Hamstring training is a topic that I thought I knew about, that was until I sat in a really interesting lecture 3 years ago.  In this lecture, the speaker, Franz Bosch challenged what I know about the function of the hamstrings and also how I thought about their movement.  (1)

hamstring training

a diagram of the hamstrings

Until this lecture, I though of movement at the pelvis, to equate to the exact same motion at the origin of the hamstring muscle.  However   I unfortunately had not considered the shape of the pelvis and the fact that the origin of the hamstrings were not in line with the pivot point of the hip joint and so what that means when applied hamstring exercises.  When I first qualified as a trainer I would have told you that the best way to challenge the hamstrings to improve their strength for function (not size necessarily), would be to do an exercise that involves a lot of resisted hip extension motions.

Looking now at how the pelvis actually moves, and so how the hamstrings appear to lengthen, it seems that focusing on the muscle was the major problem.  This is because, although we can look at a muscle outside of the body, it is really hard to predict exactly what the muscle does inside the body during movement (2).    Possibly the best way of training a client would then be to focus on how the movements they want to achieve occur, where they occur and what reactions we would expect from the body as this takes place.  For example the role of the hamstrings for soccer player could vary from that of an Olympic lifter, and so you would look to train the soccer player in ways where the hamstrings were active in sprinting (most common hamstring injury in soccer is during sprinting, just before the foot makes contact with the ground or during swing phase depending on which study you read! (3,4)).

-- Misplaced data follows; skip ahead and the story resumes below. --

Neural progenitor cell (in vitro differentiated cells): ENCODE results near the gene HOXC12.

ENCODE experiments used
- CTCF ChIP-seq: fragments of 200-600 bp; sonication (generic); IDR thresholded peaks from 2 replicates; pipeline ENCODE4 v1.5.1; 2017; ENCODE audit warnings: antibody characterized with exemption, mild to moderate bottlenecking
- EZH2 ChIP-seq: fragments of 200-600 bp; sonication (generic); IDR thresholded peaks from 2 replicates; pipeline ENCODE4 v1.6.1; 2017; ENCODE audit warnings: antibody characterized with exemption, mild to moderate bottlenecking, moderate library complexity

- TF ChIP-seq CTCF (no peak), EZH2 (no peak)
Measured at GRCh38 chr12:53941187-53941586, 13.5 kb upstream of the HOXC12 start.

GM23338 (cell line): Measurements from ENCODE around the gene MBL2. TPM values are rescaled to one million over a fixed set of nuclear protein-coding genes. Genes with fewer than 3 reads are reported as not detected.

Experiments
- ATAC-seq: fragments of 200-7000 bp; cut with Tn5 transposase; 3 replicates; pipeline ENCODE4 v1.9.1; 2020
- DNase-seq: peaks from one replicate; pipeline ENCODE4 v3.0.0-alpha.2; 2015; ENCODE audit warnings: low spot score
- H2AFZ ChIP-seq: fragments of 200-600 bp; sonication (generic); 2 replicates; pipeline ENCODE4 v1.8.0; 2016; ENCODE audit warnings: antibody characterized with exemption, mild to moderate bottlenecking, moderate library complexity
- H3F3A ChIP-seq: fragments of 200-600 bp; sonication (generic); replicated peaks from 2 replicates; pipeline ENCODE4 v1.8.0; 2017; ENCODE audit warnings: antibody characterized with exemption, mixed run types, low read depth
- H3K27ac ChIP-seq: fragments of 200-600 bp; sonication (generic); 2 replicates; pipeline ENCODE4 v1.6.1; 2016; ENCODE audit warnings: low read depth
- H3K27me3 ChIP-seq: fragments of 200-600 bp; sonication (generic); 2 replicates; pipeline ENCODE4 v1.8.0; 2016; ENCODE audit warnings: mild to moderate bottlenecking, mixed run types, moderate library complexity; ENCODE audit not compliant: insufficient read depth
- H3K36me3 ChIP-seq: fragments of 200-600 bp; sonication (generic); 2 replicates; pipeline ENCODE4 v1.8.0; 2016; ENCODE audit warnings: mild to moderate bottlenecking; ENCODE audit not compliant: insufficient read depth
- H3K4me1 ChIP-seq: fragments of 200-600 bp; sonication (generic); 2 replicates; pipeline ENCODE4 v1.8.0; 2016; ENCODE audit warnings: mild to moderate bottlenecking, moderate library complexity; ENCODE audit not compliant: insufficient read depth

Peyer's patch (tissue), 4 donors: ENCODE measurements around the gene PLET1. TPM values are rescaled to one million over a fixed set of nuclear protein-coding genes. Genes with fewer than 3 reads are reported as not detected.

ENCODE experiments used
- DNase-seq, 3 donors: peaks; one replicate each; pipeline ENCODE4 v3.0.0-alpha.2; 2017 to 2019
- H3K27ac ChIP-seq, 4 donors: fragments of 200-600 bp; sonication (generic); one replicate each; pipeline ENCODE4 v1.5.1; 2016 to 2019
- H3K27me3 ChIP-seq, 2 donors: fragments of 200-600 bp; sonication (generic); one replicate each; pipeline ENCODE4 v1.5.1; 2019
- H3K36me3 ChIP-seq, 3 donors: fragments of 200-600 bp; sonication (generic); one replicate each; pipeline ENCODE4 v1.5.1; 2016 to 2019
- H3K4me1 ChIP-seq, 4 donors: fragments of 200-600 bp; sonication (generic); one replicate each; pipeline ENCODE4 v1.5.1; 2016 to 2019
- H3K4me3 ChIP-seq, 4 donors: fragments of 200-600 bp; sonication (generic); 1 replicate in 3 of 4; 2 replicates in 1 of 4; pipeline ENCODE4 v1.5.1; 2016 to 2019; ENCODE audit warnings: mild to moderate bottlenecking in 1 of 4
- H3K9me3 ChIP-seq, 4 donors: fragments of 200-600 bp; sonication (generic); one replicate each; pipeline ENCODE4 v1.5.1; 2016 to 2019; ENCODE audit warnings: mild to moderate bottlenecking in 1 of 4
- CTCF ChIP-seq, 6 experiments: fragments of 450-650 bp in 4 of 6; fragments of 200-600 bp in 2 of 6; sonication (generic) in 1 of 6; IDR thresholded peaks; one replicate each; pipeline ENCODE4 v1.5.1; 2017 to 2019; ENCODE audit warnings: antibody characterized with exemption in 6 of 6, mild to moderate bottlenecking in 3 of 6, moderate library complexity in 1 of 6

I created the following videos to try and show how the origin of the pelvis does not move away from the insertion in a way that you may have been told.  If this is true, then to activate the hamstring concentrically, the motion would be need to be end range if the knees were straight and the exercise was coming from hip flexion to hip extension.  This is not to rule out the other planes, and it is not to suggest that maybe if you get to end range and then travel in several different planes you would not get a reaction from the hamstrings.  However if your goal was to grow the size of the hamstrings, then large range contractions against resistance are where you would aim.

Deadlift – Probably worth making this more like a Romanian Deadlift with straight legs would be better.

If your goal was to improve the performance of your client, in their own function, then maybe the hamstring need to be left to be reactive within the motions you want to improve.  This would mean, rather than trying to work out what they do, it may be better to allow them to just be.

If I was pushed to describe what I thought the role of the hamstrings were, then without the full evidence in front of me, I would suggest that they act as stabilisers at the knee and hip, when the body has little time to react to a motion, in order to be powerful and fast.  For example in a run, where your goal would be for as little floor contact time as possible, I would want the explosive nature of the hamstrings to help propel the motion.  Rapid hopping would be my choice of exercise for a functioning, non specific client.




References (This is not meant as comprehensive list to prove my point, but I wanted you to know I am not just pulling this out of the air)

1 – Running the BK method by Franz Bosch

2 – Evidence-based testing of the hamstring muscles using wireless surface emg by K Kotila, T Sveinsson, and Á Árnason

Br J Sports Med February 2012 Vol 46 No 2

3 – Hamstrings are most susceptible to injury during the early stance phase of sprinting by John W Orchard from

Br J Sports Med February 2012 Vol 46 No 2

4 – Hamstrings are most susceptible to injury during the late swing phase of sprinting by Elizabeth S Chumanov,1 Anthony G Schache,2 Bryan C Heiderscheit,1
Darryl G Thelen3

Br J Sports M February 2012 Vol 46 No 2